My daughter Gold-Tree’s been dead for a year —
I ate her heart on a skewer.”

“Oh, as I swam by Lochlann’s shore,
Down by a castle’s side,
I saw Gold-Tree and I saw the king
Come rowing on the tide.”

(Yes, he sang it. He had rather a nice tenor voice.)

When Silver-Tree heard this defiance,
With rage she turned purple and green.
She made a rude gesture at Troutie,
Then stormed off, every inch the Queen.

Her ship put out from the havens
To go and find Gold-Tree and kill her.
And Silver-Tree stood in the helmsman’s place
With her lovely white hand on the tiller.

Gold-Tree stood up in her window,
And she saw that ship come in.
She saw her mother walk up the pier
And she started to quake in her skin.

“Here comes my mother! I’m in for it now!”
Poor Gold-Tree wept without stopping.
Her husband said, “Lock yourself in your room!
I’ll tell her you’ve gone out shopping.”

But just as Gold-Tree locked herself up,
Her mother swept into the house,
And she searched all around in every last nook
That could hold so much as a mouse.

She banged all the doors and she rattled the knobs,
Crying, “Daughter, are you inside?”
At last a small voice said, “Mom, I’m in here,
And I plan to stay right here and hide.”

“Oh, Gold-Tree, why have you locked yourself up?
Whatever on earth could you fear?
You won’t come out to see your own mother?”
Said Gold-Tree, “Yes, that’s the idea.”

“Put your finger out of the keyhole,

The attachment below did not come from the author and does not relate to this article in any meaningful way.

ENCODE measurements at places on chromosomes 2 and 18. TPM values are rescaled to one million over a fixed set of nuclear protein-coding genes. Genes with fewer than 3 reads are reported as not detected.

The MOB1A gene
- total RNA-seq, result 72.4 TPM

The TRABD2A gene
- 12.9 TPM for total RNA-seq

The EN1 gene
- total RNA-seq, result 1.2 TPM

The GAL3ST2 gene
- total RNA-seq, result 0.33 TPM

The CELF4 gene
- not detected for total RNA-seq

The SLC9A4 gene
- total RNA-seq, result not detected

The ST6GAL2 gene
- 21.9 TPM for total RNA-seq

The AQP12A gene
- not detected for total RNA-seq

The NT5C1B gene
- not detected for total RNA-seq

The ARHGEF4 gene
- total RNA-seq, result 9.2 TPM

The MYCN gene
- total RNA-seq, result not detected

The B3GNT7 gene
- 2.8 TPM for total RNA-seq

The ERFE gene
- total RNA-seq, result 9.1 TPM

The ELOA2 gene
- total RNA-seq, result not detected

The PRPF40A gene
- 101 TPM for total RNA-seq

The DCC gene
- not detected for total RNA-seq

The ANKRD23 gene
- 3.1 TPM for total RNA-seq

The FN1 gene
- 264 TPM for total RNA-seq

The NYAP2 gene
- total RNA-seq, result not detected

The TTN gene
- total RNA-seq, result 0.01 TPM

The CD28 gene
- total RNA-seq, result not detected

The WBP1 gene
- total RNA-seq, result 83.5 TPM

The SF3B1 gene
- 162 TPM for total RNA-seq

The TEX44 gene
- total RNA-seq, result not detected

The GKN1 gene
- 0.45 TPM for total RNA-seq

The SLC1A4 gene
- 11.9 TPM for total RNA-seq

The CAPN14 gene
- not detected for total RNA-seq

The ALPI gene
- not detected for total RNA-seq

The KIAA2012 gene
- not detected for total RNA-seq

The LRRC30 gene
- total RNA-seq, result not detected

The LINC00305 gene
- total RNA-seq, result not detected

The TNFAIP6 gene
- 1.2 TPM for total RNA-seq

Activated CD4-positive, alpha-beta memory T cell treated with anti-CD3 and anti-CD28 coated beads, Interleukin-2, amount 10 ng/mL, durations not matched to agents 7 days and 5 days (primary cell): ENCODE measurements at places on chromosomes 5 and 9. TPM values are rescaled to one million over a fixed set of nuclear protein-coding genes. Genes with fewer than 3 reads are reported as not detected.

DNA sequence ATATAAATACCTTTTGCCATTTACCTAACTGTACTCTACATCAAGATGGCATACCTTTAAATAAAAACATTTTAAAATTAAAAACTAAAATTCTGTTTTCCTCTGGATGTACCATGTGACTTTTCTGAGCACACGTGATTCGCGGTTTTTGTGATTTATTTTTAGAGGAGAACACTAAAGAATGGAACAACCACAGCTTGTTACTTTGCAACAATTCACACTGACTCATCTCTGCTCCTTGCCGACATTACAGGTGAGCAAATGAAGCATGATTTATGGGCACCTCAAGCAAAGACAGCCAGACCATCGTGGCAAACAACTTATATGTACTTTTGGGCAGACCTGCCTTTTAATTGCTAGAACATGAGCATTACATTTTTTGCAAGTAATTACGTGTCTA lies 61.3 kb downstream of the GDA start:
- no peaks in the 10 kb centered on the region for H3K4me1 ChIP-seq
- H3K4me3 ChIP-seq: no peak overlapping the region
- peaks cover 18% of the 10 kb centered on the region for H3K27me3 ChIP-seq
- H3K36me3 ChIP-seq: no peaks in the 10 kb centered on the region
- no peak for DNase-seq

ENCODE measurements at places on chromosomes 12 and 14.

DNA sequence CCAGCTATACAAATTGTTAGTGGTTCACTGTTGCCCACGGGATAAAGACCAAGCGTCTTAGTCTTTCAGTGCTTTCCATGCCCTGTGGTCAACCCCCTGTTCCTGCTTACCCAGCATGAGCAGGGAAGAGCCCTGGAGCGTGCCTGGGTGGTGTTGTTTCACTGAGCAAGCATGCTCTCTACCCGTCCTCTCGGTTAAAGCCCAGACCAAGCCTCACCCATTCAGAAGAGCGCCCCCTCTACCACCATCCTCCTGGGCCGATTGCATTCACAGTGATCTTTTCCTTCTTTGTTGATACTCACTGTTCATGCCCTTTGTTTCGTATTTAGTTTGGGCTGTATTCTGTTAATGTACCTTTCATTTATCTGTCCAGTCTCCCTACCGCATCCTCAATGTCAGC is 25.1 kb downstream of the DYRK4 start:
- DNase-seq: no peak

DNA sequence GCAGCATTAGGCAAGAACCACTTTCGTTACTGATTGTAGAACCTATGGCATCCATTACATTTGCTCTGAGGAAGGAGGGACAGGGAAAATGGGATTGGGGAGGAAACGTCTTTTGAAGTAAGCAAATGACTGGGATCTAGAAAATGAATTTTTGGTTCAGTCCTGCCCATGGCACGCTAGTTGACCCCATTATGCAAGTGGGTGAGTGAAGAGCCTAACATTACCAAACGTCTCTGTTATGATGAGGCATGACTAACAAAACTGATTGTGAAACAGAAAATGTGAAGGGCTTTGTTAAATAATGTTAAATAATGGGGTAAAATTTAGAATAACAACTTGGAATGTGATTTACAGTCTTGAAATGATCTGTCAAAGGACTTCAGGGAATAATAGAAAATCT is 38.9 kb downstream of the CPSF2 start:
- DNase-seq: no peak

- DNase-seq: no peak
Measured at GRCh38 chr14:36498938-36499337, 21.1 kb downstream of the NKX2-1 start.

So at least I can give it a kiss!”
And Gold-Tree thinks: “Well, I guess it’s okay,
She can’t possibly hurt me like this.”

But Silver-Tree took out her hatpin,
Which had poison all over the point,
And as soon as she saw Gold-Tree’s finger,
She stuck it in clean through the joint.

There was a short scream, then a terrible thud.
And Silver-Tree went from that place,
She ran to her ship and sailed back home,
With a satisfied look on her face.

When the king went along to let Gold-Tree out,
What he saw when he opened the door,
Was Gold-Tree, his beautiful, glorious wife,
Stretched out stone cold dead on the floor.

His grief was something terrific,
And he gave out an order, at last,
That Gold-Tree be laid on the bed in that room
And the door should be locked up fast.

Let us have ten seconds of silence
For a monarch so gloomy and sad.
Now, imagine I’m holding a calendar
And I’m flipping the pages like mad.

One year goes by, then another,
And again the king’s taken a wife.
It’s a nice-looking woman with long black hair
And a sensible outlook on life.

He gave her the keys of the castle,
And she wanted to look everywhere.
“Don’t go in the room down the end of the hall!
I don’t let a soul go in there.”

Well, she thought, “Who have I married, Bluebeard?” —
It was like something out of a book.
And one rainy day, while the King was away,
She decided to go have a look.

The key screeched around in the keyhole.
There was dust an inch thick in the room.
And there on the bed, apparently dead,
Lay a lady, as if in her tomb.

She’d a nasty big pin in her finger,
So the second wife pulled it right out.
But imagine her fright when the corpse sat upright
And began staring wildly about!

Gold-Tree cried, “Mother! You’ve killed me!”
Said the new wife, “Your mother’s not here.
But I sense a story behind this,
So please start explaining, my dear.”

When the king came home that evening,
His new wife offhandedly said:
“Have you ever… been in love before?
Perhaps with somebody who’s… dead?”

The king looked terribly downcast,